There is an interesting essay from Allen Guelzo in the Weekly Standard, wrestling with the question as to whether or not the American Civil War should be seen as a "second" American Revolution (h.t. PB).
The search for a revolution inside the Civil War is sometimes simply a search after something novel to say about an American event. Sometimes, however, the search for a “second American Revolution” is the offspring of a question that bedeviled Karl Marx and Friedrich Engels and that bedevils historians of a Marxist persuasion today, the question posed by Werner Sombart a century ago: Why is there no socialism in America? Why, in other words, is there, in the land of the American Revolution, no interest in a social revolution of the classes? The answers on offer since then have been many and various. But one answer to Sombart’s question that has been overlooked may be Lincoln and the Civil War itself.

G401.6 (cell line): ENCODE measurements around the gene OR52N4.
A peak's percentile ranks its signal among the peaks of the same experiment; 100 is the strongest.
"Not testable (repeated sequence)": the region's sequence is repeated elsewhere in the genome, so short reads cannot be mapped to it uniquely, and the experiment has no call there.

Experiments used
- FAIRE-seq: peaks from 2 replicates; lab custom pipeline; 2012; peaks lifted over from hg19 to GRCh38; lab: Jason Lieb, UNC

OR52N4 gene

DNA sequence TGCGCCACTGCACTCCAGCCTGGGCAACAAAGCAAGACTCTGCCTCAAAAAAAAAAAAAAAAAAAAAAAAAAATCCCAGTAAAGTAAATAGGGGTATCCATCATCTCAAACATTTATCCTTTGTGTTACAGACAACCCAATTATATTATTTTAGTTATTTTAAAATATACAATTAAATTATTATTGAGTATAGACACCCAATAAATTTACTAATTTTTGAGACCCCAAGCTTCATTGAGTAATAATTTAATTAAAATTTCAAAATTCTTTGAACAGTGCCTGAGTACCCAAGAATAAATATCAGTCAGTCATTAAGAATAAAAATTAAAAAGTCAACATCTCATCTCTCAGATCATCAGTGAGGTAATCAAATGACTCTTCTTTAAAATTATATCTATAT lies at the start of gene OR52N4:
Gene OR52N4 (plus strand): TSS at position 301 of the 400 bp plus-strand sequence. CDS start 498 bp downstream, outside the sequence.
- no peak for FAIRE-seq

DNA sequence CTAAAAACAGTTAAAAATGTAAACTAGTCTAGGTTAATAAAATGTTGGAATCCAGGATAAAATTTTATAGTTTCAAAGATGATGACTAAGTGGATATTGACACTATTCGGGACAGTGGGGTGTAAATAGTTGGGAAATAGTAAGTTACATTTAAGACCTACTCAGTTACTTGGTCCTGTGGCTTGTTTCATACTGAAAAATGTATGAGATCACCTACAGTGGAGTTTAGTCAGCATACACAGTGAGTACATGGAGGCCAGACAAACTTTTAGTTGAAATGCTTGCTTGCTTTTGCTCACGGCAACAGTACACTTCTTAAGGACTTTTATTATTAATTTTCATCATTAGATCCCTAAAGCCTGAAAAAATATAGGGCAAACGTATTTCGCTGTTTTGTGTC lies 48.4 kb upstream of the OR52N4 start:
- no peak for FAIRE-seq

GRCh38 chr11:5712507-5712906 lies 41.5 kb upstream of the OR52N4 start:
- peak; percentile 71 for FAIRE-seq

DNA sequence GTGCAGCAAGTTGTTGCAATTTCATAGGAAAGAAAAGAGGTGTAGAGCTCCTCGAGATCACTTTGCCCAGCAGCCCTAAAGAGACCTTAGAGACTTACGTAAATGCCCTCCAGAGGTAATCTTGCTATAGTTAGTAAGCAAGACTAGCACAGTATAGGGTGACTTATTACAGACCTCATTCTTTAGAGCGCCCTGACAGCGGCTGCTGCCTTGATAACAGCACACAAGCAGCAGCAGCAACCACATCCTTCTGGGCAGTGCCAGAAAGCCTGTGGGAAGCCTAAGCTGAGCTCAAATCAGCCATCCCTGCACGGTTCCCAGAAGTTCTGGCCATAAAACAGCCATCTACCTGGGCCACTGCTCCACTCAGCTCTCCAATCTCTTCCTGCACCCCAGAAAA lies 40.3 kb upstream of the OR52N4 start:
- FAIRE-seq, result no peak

Lincoln and the Civil War imparted to the idea of democracy a nobility and a moral grandeur that democracy has sometimes lacked. After all, democracy assumes that the humblest of citizens is competent to participate in governing; if the humblest citizen turns out to be a boor, a simpleton, or a redneck, democracy will quickly begin to lose its luster. But the victory of the North over slavery was a moment in which democracy shed any appearance of the commonplace and the ho-hum, and was borne up on the wings of courage, self-sacrifice, and the soaring eloquence of one humble but extraordinary president. Democracy can be dreadfully ordinary, because it is about the interests of ordinary people, rather than about knights in armor and royalty in gold carriages; Lincoln and the Civil War gave democracy the strength of giants and put into its hand the shining sword of freedom. Perhaps, in looking for a revolution, people have mistaken the means for the end, for in the Civil War, what we got was not revolution, but freedom. And freedom is worth having, by revolution or any other means.
To read the entire essay, click here: Democracy and Nobility